Cities of wood

By MEIR RONNEN
February 22, 2007 09:39

Veteran Israeli artist Nahum Tevet is having the biggest solo show ever seen at the Israel Museum.




dongen art 88 298

dongen art 88 298. (photo credit: )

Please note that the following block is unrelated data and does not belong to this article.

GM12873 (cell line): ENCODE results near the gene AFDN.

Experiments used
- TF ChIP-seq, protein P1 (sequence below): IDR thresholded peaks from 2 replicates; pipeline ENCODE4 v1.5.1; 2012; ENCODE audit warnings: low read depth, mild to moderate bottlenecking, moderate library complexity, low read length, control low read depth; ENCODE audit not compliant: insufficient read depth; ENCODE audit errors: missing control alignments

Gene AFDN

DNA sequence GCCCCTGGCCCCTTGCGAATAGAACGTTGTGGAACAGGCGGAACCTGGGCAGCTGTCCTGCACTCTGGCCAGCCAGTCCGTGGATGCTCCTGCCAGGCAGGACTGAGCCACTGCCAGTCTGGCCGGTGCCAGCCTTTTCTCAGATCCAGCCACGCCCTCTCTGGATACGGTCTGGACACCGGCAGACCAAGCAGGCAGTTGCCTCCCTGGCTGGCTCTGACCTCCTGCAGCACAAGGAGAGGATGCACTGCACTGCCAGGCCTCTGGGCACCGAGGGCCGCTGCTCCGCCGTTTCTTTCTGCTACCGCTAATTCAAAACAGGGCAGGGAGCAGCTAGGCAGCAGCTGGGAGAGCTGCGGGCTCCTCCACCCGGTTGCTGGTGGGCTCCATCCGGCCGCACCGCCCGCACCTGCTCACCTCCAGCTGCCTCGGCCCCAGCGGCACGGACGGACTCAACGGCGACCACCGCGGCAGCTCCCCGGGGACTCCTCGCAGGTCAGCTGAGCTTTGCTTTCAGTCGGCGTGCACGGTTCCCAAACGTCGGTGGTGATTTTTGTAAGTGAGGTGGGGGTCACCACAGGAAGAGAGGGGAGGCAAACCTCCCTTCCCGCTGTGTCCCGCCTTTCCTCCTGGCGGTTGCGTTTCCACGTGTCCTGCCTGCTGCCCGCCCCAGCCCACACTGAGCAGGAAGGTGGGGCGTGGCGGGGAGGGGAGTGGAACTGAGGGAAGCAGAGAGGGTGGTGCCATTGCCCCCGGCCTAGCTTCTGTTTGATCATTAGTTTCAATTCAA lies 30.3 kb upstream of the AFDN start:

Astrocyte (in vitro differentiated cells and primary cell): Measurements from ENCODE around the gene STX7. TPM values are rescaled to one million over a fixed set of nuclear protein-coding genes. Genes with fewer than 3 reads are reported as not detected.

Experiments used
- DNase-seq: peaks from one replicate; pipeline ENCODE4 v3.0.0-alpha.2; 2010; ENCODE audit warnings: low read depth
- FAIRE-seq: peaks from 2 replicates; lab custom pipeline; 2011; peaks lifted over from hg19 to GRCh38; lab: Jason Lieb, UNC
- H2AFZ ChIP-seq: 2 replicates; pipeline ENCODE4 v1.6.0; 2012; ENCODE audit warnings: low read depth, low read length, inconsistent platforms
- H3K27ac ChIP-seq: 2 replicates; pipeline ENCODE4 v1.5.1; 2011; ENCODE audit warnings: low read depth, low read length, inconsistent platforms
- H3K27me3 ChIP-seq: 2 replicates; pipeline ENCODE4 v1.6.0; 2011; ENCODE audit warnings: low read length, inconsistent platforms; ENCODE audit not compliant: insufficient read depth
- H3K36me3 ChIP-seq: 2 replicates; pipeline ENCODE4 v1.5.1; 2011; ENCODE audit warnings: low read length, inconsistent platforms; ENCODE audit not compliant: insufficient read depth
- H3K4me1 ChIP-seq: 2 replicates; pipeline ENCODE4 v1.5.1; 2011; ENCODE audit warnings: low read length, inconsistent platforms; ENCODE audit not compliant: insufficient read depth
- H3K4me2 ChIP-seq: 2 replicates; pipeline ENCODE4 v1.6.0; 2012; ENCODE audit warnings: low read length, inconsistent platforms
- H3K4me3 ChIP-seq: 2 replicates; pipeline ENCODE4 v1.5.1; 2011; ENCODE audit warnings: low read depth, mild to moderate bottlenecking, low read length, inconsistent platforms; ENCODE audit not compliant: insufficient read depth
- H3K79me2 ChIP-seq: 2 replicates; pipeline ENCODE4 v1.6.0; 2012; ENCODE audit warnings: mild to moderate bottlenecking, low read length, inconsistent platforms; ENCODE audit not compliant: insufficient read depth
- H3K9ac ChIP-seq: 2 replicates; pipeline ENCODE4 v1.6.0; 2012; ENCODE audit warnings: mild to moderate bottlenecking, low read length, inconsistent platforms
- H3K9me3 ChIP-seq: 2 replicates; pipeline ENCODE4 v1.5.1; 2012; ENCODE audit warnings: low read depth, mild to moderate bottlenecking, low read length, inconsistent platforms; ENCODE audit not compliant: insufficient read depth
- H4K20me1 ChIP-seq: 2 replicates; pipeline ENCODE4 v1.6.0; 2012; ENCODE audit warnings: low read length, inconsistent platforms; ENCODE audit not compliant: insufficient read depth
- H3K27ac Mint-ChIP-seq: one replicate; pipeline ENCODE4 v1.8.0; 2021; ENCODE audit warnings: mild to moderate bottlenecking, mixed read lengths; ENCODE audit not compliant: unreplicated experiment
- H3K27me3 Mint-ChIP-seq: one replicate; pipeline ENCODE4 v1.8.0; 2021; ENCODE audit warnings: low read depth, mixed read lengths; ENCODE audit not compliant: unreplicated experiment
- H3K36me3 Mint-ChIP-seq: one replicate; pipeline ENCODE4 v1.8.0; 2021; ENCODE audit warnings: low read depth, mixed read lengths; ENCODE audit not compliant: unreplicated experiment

Veteran Israeli artist Nahum Tevet is having the biggest solo show ever seen at the Israel Museum. His huge compositions of the last decade, based on assemblies of hundreds of minimalist wooden forms, each have their own gallery and they take up the entire top floor of the Cummings Pavilion. While they are all made up of similarly conceived pieces of simple carpentry, each work has its own character. Several decades have passed since Tevet first introduced his sculptural assemblages of odd-shaped pieces of carpentry and bits of furniture. These sat on the floor but also arose from it and were assembled in compositions that seem to fall in with a new tradition of sculpture, that of making a work from many smaller pieces of allied materials: found scraps of metals or deliberately modeled pieces of ceramic. I wasn't much moved by these early efforts, one of which is recreated here as the first of the series of galleries. These early compositions seemed too freewheeling and arbitrary. The idea aside, they looked too "easy." The more recent works, huge in scale and numbers of components, are, however, quite masterly in the way they immediately establish a feeling of organic order. This is because they are arranged on a grid and appear to be organized as "streets." Most of them give you the impression that you are looking at a city like Manhattan, despite the fact that all the disparate bits of wood and board employed do not resemble buildings. They are merely ciphers for architecture. Many of these components are just primitive forms of carpentry, thin bits of wood nailed together as frames, sideless boxes or doll chairs with very long legs. Like an observer of an impressionist painting of Paris, one finds oneself trying to make sense of the blobs and brushstrokes, while simultaneously taking in the canvas as a whole. The sweep of this huge cityscape, as seen from a neighboring high-rise or low-flying aircraft, is uncannily convincing. To further distance it all from any hint of realism, Tevet occasionally leans a board sited in the middle of a "street," but these are unnecessary. Tevet writes that he never sets out with a particular idea in mind, but lets the work grow under his hand. More recently he has explored painting the components to conform to a pastel-like harmony, or to arranging slabs horizontally, in a grid that recalls that of the other type of city, the cemetery. Tevet's works are a continuation of a fairly recent tradition in art, that of creating works, conceptual or otherwise, that can only be seen in a large museum space. Unlike the small canvases of earlier times, these works will rarely be seen more than once by anyone other than the curators and guards. Their ability to provide comprehension must be immediate. Happily, in this, Tevet has succeeded. IT IS axiomatic that conceptual art is also a form largely confined to a single viewing in a large gallery space. In the Israel Museum's Billy Rose Pavilion are a number of conceptual installations by Hadas Ophrat, who features himself in the main production, a circular pool-like video of gardens and seeds, projected from above, the ornamental edging to the pool surmounted by fiberglass representations of the classical conceptual image, the funerary urn. Elsewhere, a huge burned spice-tower provides a symbol. A catalog replete with lengthy explanations provides a guide to the perplexed. Curator Tali Tamir defines it all as "reconciliations between extremes and processes of birth and death," while terming the myriad of elements as "multidisciplinary." Attention is even drawn to the use of myrtle leaves, hadas in Hebrew. Gee. DOWN IN the Worms and Hillman galleries of classical art is a half-baked flop of a show entitled Age of Innocence: Portraying Children in the European Tradition allegedly showing how children have been perceived over the last half millennium. It does nothing of the sort. This mishmash of mostly third-rate oils, 20th-century prints and a few interesting photographs cannot even begin to recall, much less describe, the horrors of being a child in anything but a well-off family. Even then, just surviving boarding schools was a trial, though this was doubtless preferable to being consigned to virtual slave labor. Several of the religious oils are simply too poor to merit an outing, but there are a few gems like Jacques Emile Brandon's little depiction of children in a heder. It isn't anything like the traditional image however, but a depiction of a break in religious instruction in a French Jewish school or institution, as the children in school robes wander in a large room while the bored melamed sits with his back to the wall. The details in this atmospheric miniature are marvelously brought off. Painted in 1870, it reminds me a bit of a Sargent. The Brandon is one of three exhibits that make the show worth a visit. Take a look at the superb fauvist portrait of a girl by Kees van Dongen, circa 1906, poorly displayed in a corner of the little graphics section. And then there are two innocent photographs of a young girl by that fervent admirer of very young ladies, the Rev. Charles Dodgson, aka Lewis Carroll, author of Alice in Wonderland. SEVERAL NEW shows are opening at the Israel Museum this week and next month, probably the last before most of the the art and Judaica galleries close in July, when the museum will begin several years of renovation and reconstruction. The biggest new show, Surrealism and Beyond, has been mounted in the Weisbord Entrance Pavilion, the only art exhibition space that will remain open during the renovations. Apart from a special installation commissioned from Mark Dion, the exhibits are all drawn from the museum's extensive surrealist holdings. Next month the museum will present a review of the early works of the late Israeli painter and muralist Avraham Ofek; a large show devoted to a rather overworked theme: the 19th-century fascination with the Near East; and fascinating photographs of Jewish life in North Africa from the collection of Gerard Levy. The Youth Wing, also scheduled to remain open during the renovations, will mount a show devoted to the theme of water in art and life.